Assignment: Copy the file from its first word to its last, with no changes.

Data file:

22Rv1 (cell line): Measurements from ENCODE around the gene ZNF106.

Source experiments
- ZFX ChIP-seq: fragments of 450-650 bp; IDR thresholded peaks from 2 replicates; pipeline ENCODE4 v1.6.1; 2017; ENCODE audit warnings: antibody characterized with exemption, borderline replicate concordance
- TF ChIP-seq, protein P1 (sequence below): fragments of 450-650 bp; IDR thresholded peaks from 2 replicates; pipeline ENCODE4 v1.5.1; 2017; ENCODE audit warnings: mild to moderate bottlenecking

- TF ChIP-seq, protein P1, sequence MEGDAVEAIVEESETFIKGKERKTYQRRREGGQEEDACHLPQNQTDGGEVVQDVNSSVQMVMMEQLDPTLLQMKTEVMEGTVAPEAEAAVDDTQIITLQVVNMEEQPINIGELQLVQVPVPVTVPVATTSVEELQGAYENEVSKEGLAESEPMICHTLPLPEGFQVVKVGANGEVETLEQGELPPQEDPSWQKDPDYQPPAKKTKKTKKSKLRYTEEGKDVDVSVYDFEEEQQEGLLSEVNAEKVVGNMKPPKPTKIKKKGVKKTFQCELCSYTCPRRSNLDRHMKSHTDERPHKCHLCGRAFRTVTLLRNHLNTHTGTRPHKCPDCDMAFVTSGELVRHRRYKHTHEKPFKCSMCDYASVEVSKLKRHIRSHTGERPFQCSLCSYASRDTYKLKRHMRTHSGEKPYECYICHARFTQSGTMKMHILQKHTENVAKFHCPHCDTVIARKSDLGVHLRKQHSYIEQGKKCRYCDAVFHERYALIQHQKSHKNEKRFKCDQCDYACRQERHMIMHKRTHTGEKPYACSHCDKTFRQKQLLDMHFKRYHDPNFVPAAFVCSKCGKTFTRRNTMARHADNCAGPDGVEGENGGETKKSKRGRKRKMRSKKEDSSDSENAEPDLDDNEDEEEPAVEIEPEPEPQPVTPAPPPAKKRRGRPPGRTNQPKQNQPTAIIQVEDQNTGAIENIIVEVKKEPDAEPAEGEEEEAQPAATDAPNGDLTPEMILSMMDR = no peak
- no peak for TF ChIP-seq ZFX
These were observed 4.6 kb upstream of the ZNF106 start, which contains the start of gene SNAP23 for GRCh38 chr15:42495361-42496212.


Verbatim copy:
22Rv1 (cell line): Measurements from ENCODE around the gene ZNF106.

Source experiments
- ZFX ChIP-seq: fragments of 450-650 bp; IDR thresholded peaks from 2 replicates; pipeline ENCODE4 v1.6.1; 2017; ENCODE audit warnings: antibody characterized with exemption, borderline replicate concordance
- TF ChIP-seq, protein P1 (sequence below): fragments of 450-650 bp; IDR thresholded peaks from 2 replicates; pipeline ENCODE4 v1.5.1; 2017; ENCODE audit warnings: mild to moderate bottlenecking

- TF ChIP-seq, protein P1, sequence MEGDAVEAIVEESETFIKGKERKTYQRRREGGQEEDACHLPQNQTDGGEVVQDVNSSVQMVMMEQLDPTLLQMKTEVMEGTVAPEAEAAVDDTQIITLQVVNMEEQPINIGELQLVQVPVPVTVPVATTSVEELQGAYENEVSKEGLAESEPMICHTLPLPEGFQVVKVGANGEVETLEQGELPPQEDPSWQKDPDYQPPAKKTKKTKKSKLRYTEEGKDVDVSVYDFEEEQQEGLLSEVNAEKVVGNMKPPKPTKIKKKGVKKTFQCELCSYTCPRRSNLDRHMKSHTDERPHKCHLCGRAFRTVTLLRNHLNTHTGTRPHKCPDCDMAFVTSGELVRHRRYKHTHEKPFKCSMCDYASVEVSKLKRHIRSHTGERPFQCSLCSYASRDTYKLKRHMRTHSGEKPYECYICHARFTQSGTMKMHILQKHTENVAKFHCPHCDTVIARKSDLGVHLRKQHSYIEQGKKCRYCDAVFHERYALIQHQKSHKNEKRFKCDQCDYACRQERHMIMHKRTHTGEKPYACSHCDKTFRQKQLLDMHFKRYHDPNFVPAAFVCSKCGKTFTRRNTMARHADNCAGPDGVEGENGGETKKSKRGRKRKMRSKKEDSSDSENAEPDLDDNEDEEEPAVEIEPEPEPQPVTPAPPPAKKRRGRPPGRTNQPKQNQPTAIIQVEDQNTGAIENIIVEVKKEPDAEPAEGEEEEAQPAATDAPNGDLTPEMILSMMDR = no peak
- no peak for TF ChIP-seq ZFX
These were observed 4.6 kb upstream of the ZNF106 start, which contains the start of gene SNAP23 for GRCh38 chr15:42495361-42496212.